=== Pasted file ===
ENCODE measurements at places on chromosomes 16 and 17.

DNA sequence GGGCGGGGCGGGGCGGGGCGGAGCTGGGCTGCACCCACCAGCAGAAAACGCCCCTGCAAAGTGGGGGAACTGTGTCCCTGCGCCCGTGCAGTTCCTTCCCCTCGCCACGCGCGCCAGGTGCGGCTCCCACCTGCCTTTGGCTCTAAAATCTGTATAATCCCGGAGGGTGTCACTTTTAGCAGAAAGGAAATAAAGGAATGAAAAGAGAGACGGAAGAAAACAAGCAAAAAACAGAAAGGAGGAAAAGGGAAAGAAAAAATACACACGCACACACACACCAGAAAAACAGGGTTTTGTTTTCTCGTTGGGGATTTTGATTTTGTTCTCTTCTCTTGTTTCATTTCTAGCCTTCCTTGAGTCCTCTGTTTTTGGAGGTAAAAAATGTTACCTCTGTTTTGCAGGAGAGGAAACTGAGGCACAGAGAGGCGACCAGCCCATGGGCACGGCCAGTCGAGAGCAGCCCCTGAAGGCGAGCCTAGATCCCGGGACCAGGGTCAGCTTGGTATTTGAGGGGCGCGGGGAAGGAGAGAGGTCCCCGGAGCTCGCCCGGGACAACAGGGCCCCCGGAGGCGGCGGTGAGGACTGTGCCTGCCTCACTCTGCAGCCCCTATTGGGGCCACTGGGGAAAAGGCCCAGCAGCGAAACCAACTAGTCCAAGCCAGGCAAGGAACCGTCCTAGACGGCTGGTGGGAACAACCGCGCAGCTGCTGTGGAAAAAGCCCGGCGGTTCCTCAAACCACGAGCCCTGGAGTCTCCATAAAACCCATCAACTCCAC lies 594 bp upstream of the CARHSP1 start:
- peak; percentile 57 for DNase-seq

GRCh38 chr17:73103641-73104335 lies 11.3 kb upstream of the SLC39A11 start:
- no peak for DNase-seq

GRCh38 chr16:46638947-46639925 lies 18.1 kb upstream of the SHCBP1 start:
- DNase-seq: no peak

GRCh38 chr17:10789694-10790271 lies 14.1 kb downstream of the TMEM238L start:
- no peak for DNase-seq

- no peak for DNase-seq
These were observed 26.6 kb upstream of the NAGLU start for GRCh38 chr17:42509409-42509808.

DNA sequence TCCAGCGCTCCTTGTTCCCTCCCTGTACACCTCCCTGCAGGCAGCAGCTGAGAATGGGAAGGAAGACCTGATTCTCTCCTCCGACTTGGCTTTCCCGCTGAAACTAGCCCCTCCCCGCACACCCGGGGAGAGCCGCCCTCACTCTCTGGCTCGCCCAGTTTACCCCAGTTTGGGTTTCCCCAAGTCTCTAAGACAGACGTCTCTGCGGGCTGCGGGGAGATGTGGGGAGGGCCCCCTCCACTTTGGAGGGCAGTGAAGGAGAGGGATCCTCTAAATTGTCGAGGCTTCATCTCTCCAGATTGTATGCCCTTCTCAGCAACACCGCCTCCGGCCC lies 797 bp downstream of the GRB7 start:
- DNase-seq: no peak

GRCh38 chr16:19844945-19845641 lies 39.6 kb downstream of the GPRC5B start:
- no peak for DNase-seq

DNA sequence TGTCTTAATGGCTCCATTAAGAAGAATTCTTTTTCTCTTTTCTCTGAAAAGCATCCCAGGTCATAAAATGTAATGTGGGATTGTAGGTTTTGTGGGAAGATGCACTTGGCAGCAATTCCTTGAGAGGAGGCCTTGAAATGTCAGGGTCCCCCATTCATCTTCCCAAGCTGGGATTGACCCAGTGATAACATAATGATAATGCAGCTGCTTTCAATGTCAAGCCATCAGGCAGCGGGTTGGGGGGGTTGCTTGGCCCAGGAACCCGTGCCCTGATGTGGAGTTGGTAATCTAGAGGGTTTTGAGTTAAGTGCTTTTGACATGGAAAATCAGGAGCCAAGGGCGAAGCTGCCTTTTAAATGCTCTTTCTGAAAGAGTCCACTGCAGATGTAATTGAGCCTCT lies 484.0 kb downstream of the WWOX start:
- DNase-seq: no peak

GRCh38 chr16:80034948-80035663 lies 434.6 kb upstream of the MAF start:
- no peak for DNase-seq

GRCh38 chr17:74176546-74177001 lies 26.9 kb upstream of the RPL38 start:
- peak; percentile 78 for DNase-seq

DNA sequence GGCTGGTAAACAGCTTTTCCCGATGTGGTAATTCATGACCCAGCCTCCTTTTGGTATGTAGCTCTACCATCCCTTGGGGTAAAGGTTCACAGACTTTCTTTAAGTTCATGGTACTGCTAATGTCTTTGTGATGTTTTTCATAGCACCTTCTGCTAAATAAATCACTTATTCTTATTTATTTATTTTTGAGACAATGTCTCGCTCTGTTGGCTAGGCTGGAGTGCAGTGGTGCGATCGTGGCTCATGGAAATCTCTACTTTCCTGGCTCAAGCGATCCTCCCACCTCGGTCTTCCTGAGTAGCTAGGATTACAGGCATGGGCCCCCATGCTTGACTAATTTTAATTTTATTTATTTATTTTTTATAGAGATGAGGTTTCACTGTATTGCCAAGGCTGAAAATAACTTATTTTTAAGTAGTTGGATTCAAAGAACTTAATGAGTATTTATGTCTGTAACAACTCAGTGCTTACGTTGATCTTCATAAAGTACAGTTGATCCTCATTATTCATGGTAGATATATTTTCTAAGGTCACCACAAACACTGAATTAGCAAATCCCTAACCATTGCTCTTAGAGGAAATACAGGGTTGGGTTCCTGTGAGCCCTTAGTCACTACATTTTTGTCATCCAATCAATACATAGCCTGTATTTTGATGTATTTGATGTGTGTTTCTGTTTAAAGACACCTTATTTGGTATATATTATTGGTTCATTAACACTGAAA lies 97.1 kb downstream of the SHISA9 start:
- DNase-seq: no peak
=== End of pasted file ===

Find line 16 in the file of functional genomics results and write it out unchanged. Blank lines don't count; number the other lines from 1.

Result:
DNA sequence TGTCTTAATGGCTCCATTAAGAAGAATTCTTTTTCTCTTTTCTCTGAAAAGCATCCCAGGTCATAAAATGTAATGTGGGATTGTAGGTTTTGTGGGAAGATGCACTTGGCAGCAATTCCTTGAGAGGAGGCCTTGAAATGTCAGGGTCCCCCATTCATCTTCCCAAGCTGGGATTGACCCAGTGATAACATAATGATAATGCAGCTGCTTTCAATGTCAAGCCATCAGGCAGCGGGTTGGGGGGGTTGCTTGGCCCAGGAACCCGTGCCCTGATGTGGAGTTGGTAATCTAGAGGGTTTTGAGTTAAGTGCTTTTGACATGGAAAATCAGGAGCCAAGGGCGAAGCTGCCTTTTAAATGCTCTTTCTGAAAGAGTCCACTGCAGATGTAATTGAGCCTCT lies 484.0 kb downstream of the WWOX start: